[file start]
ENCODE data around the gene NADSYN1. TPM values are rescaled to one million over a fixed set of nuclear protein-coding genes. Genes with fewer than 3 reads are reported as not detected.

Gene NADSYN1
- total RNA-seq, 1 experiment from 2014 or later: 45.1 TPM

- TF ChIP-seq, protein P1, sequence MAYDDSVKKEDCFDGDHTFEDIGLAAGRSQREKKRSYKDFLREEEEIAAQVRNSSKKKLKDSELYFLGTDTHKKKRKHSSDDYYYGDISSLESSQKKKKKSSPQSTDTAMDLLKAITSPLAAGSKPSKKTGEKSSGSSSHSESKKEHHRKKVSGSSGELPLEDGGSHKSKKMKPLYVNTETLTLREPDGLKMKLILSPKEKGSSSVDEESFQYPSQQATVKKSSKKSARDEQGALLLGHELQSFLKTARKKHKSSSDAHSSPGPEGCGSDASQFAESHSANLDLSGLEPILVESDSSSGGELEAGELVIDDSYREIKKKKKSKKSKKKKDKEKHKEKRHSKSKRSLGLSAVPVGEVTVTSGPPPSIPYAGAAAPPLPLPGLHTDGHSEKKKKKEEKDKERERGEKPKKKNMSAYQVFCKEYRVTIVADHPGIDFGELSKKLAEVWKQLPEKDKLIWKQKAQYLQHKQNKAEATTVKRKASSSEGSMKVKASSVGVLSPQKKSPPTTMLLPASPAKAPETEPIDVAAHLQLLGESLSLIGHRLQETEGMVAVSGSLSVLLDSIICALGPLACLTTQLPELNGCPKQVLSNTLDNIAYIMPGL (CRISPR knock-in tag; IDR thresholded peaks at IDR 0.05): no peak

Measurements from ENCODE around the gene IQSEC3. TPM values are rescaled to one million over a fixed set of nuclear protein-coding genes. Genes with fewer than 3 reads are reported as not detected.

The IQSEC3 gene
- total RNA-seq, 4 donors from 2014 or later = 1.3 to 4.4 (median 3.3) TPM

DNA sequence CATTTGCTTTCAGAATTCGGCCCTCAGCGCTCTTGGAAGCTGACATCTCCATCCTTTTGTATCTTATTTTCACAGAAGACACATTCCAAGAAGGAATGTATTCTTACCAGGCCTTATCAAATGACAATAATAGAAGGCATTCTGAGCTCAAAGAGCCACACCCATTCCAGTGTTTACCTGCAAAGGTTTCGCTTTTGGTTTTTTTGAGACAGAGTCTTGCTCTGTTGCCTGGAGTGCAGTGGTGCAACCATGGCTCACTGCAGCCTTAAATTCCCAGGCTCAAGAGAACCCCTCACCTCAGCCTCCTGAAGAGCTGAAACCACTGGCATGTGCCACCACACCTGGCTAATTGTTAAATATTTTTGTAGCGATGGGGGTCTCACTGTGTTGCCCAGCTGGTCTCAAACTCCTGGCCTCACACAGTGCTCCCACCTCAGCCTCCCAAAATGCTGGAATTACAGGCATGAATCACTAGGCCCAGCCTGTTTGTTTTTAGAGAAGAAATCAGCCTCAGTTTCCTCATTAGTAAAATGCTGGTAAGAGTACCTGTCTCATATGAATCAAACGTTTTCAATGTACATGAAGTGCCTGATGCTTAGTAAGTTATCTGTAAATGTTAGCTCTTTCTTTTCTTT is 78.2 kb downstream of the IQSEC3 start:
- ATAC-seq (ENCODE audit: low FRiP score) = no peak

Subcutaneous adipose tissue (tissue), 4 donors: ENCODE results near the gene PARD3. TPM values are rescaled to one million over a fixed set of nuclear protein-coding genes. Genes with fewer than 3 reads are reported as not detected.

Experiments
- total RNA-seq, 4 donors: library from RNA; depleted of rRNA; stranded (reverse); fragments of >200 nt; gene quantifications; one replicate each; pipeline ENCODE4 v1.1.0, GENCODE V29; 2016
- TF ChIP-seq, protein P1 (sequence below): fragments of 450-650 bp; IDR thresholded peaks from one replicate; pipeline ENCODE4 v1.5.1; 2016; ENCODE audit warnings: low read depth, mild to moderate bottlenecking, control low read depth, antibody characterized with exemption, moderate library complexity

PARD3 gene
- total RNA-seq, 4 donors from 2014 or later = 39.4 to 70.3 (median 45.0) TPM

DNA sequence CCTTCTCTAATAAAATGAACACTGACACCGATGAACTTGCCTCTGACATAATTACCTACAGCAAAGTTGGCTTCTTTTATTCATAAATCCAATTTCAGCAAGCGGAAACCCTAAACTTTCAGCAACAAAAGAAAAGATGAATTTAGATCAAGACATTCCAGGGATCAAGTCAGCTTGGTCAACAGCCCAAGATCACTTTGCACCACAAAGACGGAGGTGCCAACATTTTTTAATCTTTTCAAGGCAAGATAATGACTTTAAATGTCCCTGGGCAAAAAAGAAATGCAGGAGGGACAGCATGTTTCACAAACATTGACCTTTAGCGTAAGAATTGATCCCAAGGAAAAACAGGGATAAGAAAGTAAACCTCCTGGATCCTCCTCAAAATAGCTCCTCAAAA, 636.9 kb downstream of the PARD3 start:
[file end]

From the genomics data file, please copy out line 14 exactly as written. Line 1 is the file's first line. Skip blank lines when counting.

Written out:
PARD3 gene